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From: phoenix <284281400@qq...>  20120717 16:54:24
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> One other thought is that in addition to an interactive visual, you > may also want to generate a series of .pl files (plot files that can > be viewed with the overlay command) corresponding to each individual > segment of the curve  i.e. for each curve segment generated, generate > a pl file containing the surface plots, the bounding boxes from both > surfaces that went into that specific curve segment, and the curve > segment itself. That will let you pull up the subset of the plots > that pertain to a specific curve, if you need to focus in on a problem >  avoiding the visual clutter is often very helpful when debugging. I > don't know if the data are stored in such a way that you can easily do > that, but if so it may be a worthwhile addition. It seems that the bounding boxes that went into a *specific* curve segment cannot be directly known, but we can easily get all the bounding boxes along the intersection curves. I will implement this addition once I find it necessary. At present I'd like to focus on extending the brep command and plotting surfaces and intersection curves. > Let us know if you need examples of generating .pl files. Nice progress! I will mail this list once I need them. Thank you. Cheers! Wu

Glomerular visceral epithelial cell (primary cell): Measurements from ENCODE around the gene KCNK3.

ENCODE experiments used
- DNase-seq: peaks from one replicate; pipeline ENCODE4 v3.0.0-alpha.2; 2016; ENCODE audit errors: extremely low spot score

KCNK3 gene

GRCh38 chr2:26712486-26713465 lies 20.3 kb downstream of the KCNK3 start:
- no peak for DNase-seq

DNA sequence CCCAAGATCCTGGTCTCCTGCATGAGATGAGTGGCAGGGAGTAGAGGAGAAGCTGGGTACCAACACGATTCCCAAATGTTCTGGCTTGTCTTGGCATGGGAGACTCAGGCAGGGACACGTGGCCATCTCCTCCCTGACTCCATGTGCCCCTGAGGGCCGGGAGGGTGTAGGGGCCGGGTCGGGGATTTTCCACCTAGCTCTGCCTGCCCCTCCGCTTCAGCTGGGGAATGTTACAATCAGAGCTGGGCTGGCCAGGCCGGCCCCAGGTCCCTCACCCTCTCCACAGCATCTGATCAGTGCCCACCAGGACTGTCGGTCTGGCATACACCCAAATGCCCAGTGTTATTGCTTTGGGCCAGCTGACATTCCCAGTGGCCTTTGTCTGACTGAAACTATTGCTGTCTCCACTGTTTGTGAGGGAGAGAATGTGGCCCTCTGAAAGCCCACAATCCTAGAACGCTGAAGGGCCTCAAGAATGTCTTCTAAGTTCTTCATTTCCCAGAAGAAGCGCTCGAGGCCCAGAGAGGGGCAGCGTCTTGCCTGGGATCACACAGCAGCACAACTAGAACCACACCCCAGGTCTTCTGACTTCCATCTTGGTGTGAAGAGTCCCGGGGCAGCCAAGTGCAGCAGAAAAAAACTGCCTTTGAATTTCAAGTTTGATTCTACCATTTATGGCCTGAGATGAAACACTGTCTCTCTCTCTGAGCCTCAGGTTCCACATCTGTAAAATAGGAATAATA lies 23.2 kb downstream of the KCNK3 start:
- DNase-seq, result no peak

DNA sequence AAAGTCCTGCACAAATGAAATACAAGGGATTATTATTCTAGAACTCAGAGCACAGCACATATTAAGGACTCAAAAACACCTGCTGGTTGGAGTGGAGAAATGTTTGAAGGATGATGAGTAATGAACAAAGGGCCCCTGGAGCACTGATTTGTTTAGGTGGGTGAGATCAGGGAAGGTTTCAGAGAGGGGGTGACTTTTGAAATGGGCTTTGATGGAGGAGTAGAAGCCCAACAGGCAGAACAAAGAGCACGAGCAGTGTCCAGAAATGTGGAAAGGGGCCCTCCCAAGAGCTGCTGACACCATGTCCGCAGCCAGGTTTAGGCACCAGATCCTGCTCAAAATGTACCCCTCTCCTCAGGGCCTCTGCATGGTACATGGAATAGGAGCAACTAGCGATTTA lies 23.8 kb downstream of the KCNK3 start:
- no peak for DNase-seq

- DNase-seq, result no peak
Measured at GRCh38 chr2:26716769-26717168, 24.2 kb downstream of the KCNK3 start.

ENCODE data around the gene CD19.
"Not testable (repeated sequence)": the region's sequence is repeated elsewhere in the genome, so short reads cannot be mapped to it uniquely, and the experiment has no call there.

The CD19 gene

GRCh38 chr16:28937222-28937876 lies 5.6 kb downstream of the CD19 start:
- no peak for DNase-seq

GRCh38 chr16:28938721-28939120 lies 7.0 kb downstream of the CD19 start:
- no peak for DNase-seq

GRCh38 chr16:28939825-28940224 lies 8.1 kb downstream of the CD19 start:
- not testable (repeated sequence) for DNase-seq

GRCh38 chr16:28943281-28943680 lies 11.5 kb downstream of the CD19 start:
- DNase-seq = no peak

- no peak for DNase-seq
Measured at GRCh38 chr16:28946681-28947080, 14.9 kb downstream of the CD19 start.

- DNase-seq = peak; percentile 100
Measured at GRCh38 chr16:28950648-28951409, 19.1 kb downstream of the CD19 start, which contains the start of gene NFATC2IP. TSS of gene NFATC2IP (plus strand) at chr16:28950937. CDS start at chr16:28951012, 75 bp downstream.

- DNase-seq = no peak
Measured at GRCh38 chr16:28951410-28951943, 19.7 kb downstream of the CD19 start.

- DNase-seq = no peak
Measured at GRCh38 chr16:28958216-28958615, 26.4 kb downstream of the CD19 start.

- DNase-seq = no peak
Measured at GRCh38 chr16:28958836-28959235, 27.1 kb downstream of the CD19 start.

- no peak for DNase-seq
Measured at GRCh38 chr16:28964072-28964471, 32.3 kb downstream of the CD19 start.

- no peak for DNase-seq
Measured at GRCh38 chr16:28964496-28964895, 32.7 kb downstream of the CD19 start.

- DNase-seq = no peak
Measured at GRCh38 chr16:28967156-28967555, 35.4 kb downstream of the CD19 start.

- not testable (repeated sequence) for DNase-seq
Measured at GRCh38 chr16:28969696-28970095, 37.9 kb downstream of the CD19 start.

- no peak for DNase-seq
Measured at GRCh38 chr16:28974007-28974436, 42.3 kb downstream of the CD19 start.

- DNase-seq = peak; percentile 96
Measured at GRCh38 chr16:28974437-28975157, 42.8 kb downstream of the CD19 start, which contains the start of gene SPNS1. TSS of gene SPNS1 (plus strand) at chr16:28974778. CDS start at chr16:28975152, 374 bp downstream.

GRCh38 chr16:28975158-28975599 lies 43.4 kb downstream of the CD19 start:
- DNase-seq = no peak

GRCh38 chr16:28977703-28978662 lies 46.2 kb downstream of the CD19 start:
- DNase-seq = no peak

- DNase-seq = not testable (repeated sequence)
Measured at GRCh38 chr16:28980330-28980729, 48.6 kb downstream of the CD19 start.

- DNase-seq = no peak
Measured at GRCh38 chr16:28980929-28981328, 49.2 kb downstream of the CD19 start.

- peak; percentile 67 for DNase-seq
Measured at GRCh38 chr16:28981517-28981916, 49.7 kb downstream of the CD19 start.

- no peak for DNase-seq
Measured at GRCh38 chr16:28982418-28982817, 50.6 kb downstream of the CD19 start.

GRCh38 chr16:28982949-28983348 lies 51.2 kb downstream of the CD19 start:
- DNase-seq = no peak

From: phoenix <284281400@qq...>  20120718 12:48:03
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Hi, Today I find something interesting in procdb/brepintersect.h(cpp). After skimming the code I found it's doing something very similar to my current surfacesurface intersection. Is it an unfinished SSI implementation a few years ago? I'm just very curious about this. Now I have added an option to the brep command in MGED and can tested surfacesurface intersection conveniently with it. The intersection function still needs lots of improvements, though. I will upload some test results on my log page in a few days. Cheers! Wu